Saturday, February 4, 2012

The RNA World: knocking down FGFR3 in achondroplasia

This article is a sequel of the last one: I recommend you to read it first!

“There are more things between heaven and earth, Horatio, than thy vain philosophy can dream”, said a stressed Hamlet in the famous Shakespeare’s masterpiece. Never this so famous quote has been as current as now, at least for Science.
While researchers dig deeper and deeper to unveil the complexities of life, tons of new information are retrieved and our world turns richer – and more complicated. This is the very truth to someone who starts to look how intricate is the control of the genes.

The chemical world works like Lego

Before we continue, let´s establish a concept that may help the understanding of the complexities of the interaction among these so many biomolecules. With thousands of proteins and nucleic acids working together, anyone can become overwhelmed just trying to remember by heart the alphabet soup which describes the names of all these compounds.
So, let´s try to put this simple: look at these so many molecules making their reactions by coupling in a miriad of combinations, like we do with lego blocks (Figure 1). 

Figure 1. Tons of Lego blocks, tons of molecules.

Of course, although Lego blocks have many different shapes, you will have to use your imagination and think about much more shapes indeed to make justice to the biomolecules. Some of these blocks may have larger pins, others will combine only with triangles, light yellow round blocks will combine only with dark yellow ones, and so on.
When we speak about nucleic acids (DNA and RNA), the other term used to describe the way, for instance, DNA exists in the classic double strand chain (Figure 2), is complementarity. In this case, just to refresh, the four nucleotides that form DNA are combined like this: A links to T and C links to G. If one of the strips of the DNA chain (let’s call it sense strand) is constituted by ATG CGA, the other strip (the anti-sense strand) must be TAC GCT. We then say that TAC GCT is complementary to ATG CGA.  If we speak about RNA, the T is substituted by an U.

Figure 2. DNA structure
(from Annenberg Learner)
The result of mechanically combining lego blocks in specific modes will lead to beautiful figures or characters. Millions of combinations of proteins and/or nucleic acids determine chemical reactions through the transfer of electric charges to result in proteins or other molecules which will, in the end of the day, make what we are. The richness of life is given by the uncountable number of these combinations. This is just amazing.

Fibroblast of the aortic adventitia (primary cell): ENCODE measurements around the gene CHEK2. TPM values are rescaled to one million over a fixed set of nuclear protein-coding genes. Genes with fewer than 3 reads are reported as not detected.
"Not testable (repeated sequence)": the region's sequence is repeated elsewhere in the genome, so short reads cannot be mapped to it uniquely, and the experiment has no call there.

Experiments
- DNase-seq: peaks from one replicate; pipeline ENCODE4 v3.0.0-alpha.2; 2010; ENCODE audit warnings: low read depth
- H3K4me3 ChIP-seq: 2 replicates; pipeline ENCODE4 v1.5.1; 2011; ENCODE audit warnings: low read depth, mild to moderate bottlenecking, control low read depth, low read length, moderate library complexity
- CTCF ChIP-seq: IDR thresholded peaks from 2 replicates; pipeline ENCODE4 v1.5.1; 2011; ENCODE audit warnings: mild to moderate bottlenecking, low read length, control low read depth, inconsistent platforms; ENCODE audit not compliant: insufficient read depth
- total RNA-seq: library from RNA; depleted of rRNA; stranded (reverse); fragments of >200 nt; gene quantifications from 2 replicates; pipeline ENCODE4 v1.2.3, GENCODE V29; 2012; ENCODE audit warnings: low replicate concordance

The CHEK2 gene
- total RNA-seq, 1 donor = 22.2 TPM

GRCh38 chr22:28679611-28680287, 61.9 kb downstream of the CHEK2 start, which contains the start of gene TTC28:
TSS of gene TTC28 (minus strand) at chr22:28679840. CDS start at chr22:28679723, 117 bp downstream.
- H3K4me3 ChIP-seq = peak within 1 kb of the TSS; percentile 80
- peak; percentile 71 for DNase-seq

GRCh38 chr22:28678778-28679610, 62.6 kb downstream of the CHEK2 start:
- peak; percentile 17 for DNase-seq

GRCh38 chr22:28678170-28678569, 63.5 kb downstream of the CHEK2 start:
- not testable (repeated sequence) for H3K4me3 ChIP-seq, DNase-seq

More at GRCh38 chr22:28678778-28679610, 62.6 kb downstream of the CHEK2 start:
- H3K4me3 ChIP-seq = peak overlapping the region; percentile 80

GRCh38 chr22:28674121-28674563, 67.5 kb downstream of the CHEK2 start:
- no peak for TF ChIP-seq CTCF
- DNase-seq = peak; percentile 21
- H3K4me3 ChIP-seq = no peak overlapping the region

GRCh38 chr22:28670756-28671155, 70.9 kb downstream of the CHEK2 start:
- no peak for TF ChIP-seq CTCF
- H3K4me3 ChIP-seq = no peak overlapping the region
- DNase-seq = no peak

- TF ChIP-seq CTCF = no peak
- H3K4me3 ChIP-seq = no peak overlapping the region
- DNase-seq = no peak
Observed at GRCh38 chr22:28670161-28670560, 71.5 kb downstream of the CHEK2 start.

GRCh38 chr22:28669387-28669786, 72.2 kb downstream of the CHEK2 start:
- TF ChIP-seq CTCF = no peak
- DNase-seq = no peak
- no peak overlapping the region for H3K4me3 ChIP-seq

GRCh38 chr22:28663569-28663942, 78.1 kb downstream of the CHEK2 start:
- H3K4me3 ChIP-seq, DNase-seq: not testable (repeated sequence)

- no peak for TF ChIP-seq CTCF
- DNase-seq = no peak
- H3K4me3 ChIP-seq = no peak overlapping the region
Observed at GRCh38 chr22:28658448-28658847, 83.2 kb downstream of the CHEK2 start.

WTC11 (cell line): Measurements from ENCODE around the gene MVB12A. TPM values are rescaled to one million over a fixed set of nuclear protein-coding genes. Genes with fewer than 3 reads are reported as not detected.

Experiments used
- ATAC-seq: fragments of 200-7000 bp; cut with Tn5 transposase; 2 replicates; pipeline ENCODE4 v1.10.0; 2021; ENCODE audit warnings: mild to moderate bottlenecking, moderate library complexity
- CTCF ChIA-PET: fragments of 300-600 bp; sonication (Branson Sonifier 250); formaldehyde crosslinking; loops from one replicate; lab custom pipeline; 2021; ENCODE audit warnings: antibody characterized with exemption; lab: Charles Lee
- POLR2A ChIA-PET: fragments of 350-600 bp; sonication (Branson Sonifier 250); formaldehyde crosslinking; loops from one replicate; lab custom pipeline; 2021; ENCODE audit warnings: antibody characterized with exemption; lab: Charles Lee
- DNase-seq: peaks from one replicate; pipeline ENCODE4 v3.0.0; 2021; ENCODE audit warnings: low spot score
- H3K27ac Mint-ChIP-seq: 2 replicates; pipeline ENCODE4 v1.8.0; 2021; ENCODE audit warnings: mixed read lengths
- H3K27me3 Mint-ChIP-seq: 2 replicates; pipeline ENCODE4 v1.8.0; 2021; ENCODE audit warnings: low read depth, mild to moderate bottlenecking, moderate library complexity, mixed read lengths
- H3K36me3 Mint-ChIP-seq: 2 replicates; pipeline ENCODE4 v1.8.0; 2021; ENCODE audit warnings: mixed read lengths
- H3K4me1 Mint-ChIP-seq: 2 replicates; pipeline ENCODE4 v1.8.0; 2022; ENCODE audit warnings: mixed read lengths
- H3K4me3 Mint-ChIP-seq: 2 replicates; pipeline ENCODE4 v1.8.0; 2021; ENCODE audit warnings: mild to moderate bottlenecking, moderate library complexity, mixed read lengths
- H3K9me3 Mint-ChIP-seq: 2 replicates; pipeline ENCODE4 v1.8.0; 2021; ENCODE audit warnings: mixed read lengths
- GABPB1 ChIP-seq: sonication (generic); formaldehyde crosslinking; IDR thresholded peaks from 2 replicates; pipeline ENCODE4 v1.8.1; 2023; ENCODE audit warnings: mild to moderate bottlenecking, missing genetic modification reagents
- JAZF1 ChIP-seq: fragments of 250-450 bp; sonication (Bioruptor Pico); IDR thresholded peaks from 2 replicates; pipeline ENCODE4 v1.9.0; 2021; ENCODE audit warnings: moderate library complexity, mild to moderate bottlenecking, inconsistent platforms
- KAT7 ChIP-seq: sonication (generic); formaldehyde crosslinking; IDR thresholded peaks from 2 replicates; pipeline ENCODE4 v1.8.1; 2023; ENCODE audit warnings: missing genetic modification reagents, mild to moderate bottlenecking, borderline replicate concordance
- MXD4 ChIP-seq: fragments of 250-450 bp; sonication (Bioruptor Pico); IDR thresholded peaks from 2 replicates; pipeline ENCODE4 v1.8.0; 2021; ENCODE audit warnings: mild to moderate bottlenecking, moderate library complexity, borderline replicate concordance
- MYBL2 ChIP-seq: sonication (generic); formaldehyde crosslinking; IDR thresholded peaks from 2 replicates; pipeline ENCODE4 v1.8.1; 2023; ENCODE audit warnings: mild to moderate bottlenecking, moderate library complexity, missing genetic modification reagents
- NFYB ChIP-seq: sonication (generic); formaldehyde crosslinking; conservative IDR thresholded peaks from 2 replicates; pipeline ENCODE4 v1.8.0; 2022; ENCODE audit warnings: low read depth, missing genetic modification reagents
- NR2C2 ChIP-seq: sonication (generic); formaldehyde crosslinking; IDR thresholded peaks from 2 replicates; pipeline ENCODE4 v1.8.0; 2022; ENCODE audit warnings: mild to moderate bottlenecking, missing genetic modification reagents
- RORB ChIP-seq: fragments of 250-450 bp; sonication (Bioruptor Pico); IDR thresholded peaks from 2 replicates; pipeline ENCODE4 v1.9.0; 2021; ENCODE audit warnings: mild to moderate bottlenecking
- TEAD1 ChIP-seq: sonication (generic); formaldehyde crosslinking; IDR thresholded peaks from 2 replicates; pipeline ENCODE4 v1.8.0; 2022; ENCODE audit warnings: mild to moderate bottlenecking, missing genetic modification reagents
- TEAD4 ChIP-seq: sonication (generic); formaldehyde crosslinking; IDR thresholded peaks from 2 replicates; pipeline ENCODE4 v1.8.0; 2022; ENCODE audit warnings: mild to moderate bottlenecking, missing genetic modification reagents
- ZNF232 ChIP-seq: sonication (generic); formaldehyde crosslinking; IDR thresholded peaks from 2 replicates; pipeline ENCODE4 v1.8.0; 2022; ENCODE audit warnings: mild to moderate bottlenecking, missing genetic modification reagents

RNA interference

In the last article, we started to learn about the many species of RNA which take part in the regulation of all aspects of the cell functioning. These RNAs are classified as non-coding RNAs, or ncRNAs, because they don’t give origin to proteins. Instead, they regulate or control one or more aspects of the cell nucleus machinery responsible for activating or deactivating the expression of the genes into proteins.

We saw that small molecules of RNA, made of about 21 nucleotides and called micro RNAs (miRNA), are capable of blocking the translation of proteins, the process by which the most known type of RNA, the messenger RNA (mRNA), is ‘read’. If the mRNA cannot reach the ribosome and be read, there will be no protein. To this mighty power, scientists gave the name of RNA interference.

The miRNAs are very important and theoretically, if we could identify one of them with a specific action only in the mRNA which encodes (carry the information needed to produce) the protein fibroblast growth factor receptor 3 (FGFR3), half the way would be done. The issue is that miRNAs are specific to their target mRNAs, but they regulate several targets at the same time, those which bear the sequence of nucleotides which complements the one in the miRNA which gives its powerful ability. As there is no currently known natural miRNA exclusive for FGFR3, the existing ones are still of no use as a therapy for achondroplasia (ACH).